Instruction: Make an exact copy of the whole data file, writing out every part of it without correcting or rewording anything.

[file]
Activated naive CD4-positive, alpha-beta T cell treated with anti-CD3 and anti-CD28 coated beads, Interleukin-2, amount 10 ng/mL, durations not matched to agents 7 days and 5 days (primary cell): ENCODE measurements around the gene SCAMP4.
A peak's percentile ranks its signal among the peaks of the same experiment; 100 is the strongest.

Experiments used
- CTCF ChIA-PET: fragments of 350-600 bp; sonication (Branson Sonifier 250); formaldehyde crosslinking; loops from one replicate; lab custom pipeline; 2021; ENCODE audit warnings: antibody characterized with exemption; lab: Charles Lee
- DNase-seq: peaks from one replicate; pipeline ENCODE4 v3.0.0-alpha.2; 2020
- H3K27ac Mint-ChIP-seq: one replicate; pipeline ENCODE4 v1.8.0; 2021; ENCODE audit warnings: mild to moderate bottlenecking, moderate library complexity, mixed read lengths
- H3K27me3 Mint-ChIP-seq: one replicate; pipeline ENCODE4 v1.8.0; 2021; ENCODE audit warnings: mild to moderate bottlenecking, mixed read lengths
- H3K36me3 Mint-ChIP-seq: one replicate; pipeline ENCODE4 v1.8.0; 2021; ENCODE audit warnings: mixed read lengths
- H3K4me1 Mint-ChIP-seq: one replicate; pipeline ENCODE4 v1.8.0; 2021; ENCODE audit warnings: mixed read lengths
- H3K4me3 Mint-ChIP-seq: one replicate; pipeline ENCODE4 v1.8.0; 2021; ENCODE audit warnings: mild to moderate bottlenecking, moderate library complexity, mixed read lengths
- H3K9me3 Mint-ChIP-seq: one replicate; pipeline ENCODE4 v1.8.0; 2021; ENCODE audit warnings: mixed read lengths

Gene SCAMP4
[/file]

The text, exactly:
Activated naive CD4-positive, alpha-beta T cell treated with anti-CD3 and anti-CD28 coated beads, Interleukin-2, amount 10 ng/mL, durations not matched to agents 7 days and 5 days (primary cell): ENCODE measurements around the gene SCAMP4.
A peak's percentile ranks its signal among the peaks of the same experiment; 100 is the strongest.

Experiments used
- CTCF ChIA-PET: fragments of 350-600 bp; sonication (Branson Sonifier 250); formaldehyde crosslinking; loops from one replicate; lab custom pipeline; 2021; ENCODE audit warnings: antibody characterized with exemption; lab: Charles Lee
- DNase-seq: peaks from one replicate; pipeline ENCODE4 v3.0.0-alpha.2; 2020
- H3K27ac Mint-ChIP-seq: one replicate; pipeline ENCODE4 v1.8.0; 2021; ENCODE audit warnings: mild to moderate bottlenecking, moderate library complexity, mixed read lengths
- H3K27me3 Mint-ChIP-seq: one replicate; pipeline ENCODE4 v1.8.0; 2021; ENCODE audit warnings: mild to moderate bottlenecking, mixed read lengths
- H3K36me3 Mint-ChIP-seq: one replicate; pipeline ENCODE4 v1.8.0; 2021; ENCODE audit warnings: mixed read lengths
- H3K4me1 Mint-ChIP-seq: one replicate; pipeline ENCODE4 v1.8.0; 2021; ENCODE audit warnings: mixed read lengths
- H3K4me3 Mint-ChIP-seq: one replicate; pipeline ENCODE4 v1.8.0; 2021; ENCODE audit warnings: mild to moderate bottlenecking, moderate library complexity, mixed read lengths
- H3K9me3 Mint-ChIP-seq: one replicate; pipeline ENCODE4 v1.8.0; 2021; ENCODE audit warnings: mixed read lengths

Gene SCAMP4